News Releases

Apply for quota permits

Outta' the Woods

Tuesday, June 01, 2010

Media contact: Tony Young

Every hunter knows you have the best chance of catching a monster buck off-guard during the first part of hunting season.  That's why many of us enjoy hunting the archery and muzzleloading gun seasons - and why we can't miss opening weekend of the general gun season.

If you hunt public land, you should know many of Florida's wildlife management areas (WMAs) require a quota permit to hunt during archery, muzzleloading gun and all or part of the general gun season.

A "quota" is the maximum number of hunters allowed on a particular WMA.  The Florida Fish and Wildlife Conservation Commission's (FWC) Quota Hunt Program prevents overcrowding on such areas and provides quality hunts.  Quotas also help control game harvests.  The FWC sets quotas based on an area's size, habitat, game populations and regulations.

There are several types of quota permits, and most are issued by random drawing.  The first-phase application period for archery, muzzleloading gun, general gun, youth, family, track vehicle, airboat and mobility-impaired quota hunt permits runs June 1-30, so you've got all month to get 'em in.

No costs are involved with quota permits, and during this period, you may turn in only one worksheet for each type of quota hunt.  One thing to remember though: unless exempt, you must have an up-to-date management area permit (or a license that includes one) when applying for a quota permit, or the system won't accept your application.

Two of these quota hunts are unique to the state's South Region.  An airboat quota permit is required for anyone wishing to hunt out of an airboat on Everglades and Francis S. Taylor WMA in Broward and Miami-Dade counties.  But, if you'd rather hunt off a track vehicle there, or on Rotenberger or Holey Land WMAs in Palm Beach County, you'll need a track vehicle quota permit.

The FWC offers youth deer hunts on Camp Blanding WMA in Clay County and Andrews WMA in Levy County.  If you have children ages 8-15, and you want them to have the chance of experiencing one of these great hunts, apply for a youth quota hunt permit.  During these hunts, only the youngsters may hunt, and they and their adult supervisors are the only ones allowed on the area.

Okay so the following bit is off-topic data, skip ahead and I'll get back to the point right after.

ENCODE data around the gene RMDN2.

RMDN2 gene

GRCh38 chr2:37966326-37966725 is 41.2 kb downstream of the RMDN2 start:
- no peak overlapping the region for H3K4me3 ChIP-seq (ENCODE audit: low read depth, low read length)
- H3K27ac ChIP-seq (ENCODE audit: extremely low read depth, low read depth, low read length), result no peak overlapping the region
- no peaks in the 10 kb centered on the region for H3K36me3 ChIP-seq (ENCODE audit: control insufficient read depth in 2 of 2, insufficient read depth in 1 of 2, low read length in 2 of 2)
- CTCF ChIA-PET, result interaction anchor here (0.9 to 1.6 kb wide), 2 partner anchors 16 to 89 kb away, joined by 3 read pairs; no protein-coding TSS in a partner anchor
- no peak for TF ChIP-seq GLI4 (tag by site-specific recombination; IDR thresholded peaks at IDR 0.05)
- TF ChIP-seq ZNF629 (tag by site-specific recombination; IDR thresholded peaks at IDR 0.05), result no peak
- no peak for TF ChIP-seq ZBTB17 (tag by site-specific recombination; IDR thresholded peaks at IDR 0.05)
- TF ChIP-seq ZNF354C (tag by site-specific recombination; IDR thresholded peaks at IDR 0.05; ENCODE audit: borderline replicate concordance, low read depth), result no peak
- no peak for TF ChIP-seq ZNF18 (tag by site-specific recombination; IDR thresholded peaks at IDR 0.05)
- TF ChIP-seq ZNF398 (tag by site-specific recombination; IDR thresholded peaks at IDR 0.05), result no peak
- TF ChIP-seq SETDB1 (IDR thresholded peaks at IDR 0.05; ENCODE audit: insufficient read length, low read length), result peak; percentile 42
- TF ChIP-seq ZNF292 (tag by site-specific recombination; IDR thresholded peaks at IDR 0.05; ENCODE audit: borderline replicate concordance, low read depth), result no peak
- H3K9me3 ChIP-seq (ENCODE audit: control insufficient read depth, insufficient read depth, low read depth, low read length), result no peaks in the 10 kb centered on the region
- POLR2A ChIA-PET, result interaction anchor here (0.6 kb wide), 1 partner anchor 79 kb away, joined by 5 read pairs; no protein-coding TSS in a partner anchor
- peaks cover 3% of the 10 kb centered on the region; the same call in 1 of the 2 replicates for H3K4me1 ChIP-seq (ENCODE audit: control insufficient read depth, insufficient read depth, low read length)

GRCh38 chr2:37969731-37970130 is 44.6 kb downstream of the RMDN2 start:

To increase hunting opportunities for youths, youngsters (under 16) may accompany an adult quota permit holder on any WMA - even if the area doesn't allow for exemptions.  However, in that case, adults and youngsters must share a single bag limit.

This coming season, there will be family hunts on 17 different WMAs.  Those areas are: Matanzas, Andrews, Devil's Hammock, Dinner Island Ranch, Lafayette Creek, Allapattah Flats, Perdido River, Cary, Okaloacoochee Slough, Blackwater, Belmore, Four Creeks, Hatchet Creek, Thomas Creek Kings Road Unit, Hilochee Osprey Unit, Lafayette Forest and Babcock Ranch Preserve.

You must have a family quota hunt permit to hunt these areas during specific time periods.  Should you get drawn, the permit requires one adult to take one or two youths hunting.  The adult may not hunt without taking a kid along.

Hunters certified by the FWC as mobility-impaired may apply for mobility-impaired quota permits.  These permits allow exclusive access to general-gun hunting opportunities on nine of the state's better public hunting areas.

If any of this is starting to sound exciting to you, you'll want to get ahold of the correct quota hunt worksheet so you can apply for one or more of these great opportunities.  All worksheets can be found at MyFWC.com/Hunting by clicking under "Limited Entry Hunts," and at FWC regional offices.

Once you've completed the worksheet, you may submit it to any license agent or tax collector's office, or you may apply online at license.myfwc.com.

The random drawings to decide who gets these quota hunt permits take place during most of July.  To find out if you've been selected, you can go to MyFWC.com/Hunting - again, by clicking under "Limited Entry Hunts."



FWC Facts:
Agility, speed, power. These are fitting words describing the flight of the peregrine falcon, the world's fastest bird.

Learn More at AskFWC